Nerve-sparing surgery for deep lateral parametrial endometriosis

Nerve-sparing laparoscopic surgery for deep lateral parametrial endometriosis is challenging but technically feasible.
Nerve-sparing surgery for deep lateral parametrial endometriosis

VOLUME 118, ISSUE 5, P992-994


Kiyoshi Kanno, M.D., Shiori Yanai, M.D., Mari Sawada, M.D., Shintaro Sakate, M.D., Masaaki Andou, M.D., Ph.D.



Although dLPE is not overly rare, isolation of the autonomic nerves from dLPE cannot always be guaranteed. In patients with endometriosis lesions that are embedded in the deep parametrium, nerve-sparing techniques are no longer considered feasible, except for those with unilateral involvement. However, even one-sided radical parametrectomy may actually lead to bladder dysfunction, which seriously affects the quality of life. Therefore, the objective is to demonstrate the anatomical and technical highlights of nerve-sparing laparoscopic surgery for deep lateral parametrial endometriosis (dLPE).


Stepwise demonstration of this method with a narrated video footage.


An urban general hospital.


A 38-year-old woman, para 1, presented with a 5-year history of severe chronic pelvic and gluteal pain, all of which were resistant to pharmacotherapy. The patient showed no neurological disorders, such as bladder dysfunction. Magnetic resonance imaging revealed right ovarian endometrioma and hydrosalpinx with dLPE reaching the lateral pelvic wall. Based on the dermatome involved, we suspected that the main lesion causing gluteal pain was located around the second and third sacral roots.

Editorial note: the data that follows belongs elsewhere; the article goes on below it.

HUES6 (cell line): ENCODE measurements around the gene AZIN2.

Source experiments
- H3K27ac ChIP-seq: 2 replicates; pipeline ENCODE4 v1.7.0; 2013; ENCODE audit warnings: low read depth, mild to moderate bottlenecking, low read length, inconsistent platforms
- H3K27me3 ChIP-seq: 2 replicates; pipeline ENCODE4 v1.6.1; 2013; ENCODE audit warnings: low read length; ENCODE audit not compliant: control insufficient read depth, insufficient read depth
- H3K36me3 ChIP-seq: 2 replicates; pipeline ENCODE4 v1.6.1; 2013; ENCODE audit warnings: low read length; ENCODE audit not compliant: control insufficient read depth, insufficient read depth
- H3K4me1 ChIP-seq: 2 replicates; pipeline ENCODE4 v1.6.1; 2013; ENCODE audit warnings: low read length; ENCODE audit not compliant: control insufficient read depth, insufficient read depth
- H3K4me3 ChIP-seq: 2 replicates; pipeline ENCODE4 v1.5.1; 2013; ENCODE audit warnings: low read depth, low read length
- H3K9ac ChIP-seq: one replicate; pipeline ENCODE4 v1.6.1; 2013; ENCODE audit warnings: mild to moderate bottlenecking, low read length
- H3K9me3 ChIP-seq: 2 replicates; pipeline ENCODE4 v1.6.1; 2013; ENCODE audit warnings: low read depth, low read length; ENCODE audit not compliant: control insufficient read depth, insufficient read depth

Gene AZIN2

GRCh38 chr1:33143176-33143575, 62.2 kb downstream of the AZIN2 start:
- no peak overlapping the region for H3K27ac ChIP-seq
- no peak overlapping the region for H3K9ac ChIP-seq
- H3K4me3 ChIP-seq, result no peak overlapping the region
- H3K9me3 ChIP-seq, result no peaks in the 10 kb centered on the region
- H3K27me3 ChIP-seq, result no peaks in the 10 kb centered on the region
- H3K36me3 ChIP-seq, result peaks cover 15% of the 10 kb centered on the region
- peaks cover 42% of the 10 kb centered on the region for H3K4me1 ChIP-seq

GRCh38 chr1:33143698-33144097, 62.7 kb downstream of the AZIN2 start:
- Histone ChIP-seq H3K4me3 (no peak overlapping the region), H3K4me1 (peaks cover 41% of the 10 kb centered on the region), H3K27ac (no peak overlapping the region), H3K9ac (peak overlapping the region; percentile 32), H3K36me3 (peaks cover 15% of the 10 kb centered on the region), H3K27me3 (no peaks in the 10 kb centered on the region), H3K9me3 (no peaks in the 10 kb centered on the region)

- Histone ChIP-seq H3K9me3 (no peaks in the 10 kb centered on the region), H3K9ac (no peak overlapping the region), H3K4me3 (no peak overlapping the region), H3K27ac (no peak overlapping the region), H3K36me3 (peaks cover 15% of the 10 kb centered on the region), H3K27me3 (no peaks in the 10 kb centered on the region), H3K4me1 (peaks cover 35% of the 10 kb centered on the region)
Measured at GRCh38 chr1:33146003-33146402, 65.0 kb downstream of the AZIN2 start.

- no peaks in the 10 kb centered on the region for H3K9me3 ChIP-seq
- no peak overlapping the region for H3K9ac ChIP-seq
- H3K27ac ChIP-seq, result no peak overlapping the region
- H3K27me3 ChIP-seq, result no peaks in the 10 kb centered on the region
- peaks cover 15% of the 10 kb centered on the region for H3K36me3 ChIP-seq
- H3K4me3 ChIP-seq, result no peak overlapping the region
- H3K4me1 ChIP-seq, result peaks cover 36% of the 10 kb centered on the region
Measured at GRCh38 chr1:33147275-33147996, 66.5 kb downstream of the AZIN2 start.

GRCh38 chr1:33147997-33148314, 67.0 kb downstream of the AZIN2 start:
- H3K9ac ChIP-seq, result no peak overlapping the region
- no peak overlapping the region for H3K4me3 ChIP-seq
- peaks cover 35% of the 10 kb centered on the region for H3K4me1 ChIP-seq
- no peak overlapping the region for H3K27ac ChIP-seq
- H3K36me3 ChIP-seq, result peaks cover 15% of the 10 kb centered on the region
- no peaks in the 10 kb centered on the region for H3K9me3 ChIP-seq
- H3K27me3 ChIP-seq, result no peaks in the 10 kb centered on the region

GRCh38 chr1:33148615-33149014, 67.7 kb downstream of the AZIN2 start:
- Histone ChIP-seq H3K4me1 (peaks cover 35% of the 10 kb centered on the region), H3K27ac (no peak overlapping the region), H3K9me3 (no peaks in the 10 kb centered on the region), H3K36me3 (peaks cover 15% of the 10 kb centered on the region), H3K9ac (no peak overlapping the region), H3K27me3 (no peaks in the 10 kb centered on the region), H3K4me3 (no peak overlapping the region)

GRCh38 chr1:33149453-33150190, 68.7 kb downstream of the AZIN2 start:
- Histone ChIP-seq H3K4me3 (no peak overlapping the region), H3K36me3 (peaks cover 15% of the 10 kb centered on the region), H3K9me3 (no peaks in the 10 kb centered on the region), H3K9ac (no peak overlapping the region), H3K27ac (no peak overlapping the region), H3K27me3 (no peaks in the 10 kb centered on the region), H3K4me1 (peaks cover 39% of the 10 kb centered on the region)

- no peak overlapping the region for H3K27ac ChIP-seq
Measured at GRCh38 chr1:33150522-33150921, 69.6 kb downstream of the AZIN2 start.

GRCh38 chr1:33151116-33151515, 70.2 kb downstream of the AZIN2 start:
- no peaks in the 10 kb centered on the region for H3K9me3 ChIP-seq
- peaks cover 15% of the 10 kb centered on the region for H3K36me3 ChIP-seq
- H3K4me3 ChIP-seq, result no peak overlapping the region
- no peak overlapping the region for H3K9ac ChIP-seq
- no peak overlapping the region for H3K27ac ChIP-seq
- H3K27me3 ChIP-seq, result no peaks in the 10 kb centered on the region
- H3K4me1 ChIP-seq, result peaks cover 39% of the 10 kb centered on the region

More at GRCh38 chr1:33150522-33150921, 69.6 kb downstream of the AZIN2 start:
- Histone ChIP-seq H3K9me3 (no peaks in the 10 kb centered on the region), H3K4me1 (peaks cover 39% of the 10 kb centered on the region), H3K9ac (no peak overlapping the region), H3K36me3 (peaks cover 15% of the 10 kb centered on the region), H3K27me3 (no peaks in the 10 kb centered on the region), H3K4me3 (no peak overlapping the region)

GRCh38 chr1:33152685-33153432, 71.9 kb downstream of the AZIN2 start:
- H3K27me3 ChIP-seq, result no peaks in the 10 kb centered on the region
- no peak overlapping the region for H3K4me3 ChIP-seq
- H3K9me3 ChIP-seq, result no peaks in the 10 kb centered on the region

Laparoscopic excision of dLPE with a pelvic autonomic nerve-sparing technique, decompression of somatic nerves and preservation of all branches of the internal iliac vessels. Assessment of preserved tissue perfusion using indocyanine green. The procedure was performed using 8 steps, as follows: step 1, adhesiolysis and adnexal surgery; step 2, complete ureterolysis; step 3, identification and dissection of the hypogastric nerve and inferior hypogastric plexus with development of the pararectal space; step 4, dissection of the internal iliac vessels; step 5, identification and dissection of the sacral roots S2-S4 and the pelvic splanchnic nerves; step 6, complete removal of dLPE; step 7, hemostasis and assessment of tissue perfusion using indocyanine green; and step 8, application of barrier agents to prevent adhesion. Dissection of the pelvic nerves before dLPE excision revealed the relationship between the lesions and pelvic innervation, thereby reducing the risk of nerve injury, whether by minimizing the risk of neuropraxia or by allowing as many nerve fibers as possible to be spared in patients with some invasion of the pelvic nerve system. We considered even partial preservation of these nerves as beneficial to the resumption of pelvic organ functions. The step-by-step technique should help perform each stage of the surgery in a logical sequence, ensuring easy and safe completion of the procedure.

Main Outcome Measure(s)

Relief from severe pain, avoidance of postoperative morbidity (including intermittent self-catheterization).


The patient developed no perioperative complications, including postoperative bladder, rectal, or sexual dysfunctions. Pain was completely resolved.


Nerve-sparing surgery is technically safe and feasible for selected patients with dLPE. Suitably tailored treatment should be provided for each individual based on both latest scientific evidence and life planning for the patient.

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